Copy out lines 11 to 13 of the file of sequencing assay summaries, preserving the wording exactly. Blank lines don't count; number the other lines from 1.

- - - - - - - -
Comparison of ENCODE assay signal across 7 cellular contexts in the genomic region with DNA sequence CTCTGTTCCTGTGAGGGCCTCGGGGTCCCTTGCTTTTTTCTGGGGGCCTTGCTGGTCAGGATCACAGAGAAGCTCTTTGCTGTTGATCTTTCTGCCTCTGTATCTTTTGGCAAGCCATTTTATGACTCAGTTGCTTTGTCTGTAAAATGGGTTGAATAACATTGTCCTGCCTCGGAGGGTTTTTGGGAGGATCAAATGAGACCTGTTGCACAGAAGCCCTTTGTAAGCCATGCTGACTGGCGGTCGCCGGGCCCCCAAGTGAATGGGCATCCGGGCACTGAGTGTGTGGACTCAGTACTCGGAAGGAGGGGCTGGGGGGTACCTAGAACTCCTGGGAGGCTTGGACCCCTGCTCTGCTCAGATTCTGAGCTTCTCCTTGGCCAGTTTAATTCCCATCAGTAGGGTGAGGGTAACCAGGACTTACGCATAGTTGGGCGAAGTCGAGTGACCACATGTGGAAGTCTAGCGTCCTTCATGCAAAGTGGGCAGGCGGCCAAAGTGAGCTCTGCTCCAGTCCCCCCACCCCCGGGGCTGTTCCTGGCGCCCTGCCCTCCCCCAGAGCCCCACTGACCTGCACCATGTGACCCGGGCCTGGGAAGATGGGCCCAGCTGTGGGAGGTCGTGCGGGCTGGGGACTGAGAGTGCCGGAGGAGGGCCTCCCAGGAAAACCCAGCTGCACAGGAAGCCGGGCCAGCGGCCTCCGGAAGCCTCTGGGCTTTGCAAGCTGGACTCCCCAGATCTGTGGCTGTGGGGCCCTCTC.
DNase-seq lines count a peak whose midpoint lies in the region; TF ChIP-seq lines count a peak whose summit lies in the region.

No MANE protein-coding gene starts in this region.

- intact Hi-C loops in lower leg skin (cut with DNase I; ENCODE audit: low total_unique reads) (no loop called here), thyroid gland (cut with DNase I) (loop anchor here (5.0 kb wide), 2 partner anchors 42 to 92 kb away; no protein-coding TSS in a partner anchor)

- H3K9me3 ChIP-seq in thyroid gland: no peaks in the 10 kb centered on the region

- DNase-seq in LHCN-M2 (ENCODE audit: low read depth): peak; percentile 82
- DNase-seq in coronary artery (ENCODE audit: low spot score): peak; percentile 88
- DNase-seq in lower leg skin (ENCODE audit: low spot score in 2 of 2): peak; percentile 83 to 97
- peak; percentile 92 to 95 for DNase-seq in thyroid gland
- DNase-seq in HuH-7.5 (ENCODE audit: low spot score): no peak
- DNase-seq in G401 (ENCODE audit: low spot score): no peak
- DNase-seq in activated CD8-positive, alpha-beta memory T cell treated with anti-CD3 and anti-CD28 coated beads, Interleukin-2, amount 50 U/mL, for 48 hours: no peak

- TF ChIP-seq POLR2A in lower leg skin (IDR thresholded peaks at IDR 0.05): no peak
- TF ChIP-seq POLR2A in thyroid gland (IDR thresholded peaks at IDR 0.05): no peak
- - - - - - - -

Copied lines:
- DNase-seq in G401 (ENCODE audit: low spot score): no peak
- DNase-seq in activated CD8-positive, alpha-beta memory T cell treated with anti-CD3 and anti-CD28 coated beads, Interleukin-2, amount 50 U/mL, for 48 hours: no peak

- TF ChIP-seq POLR2A in lower leg skin (IDR thresholded peaks at IDR 0.05): no peak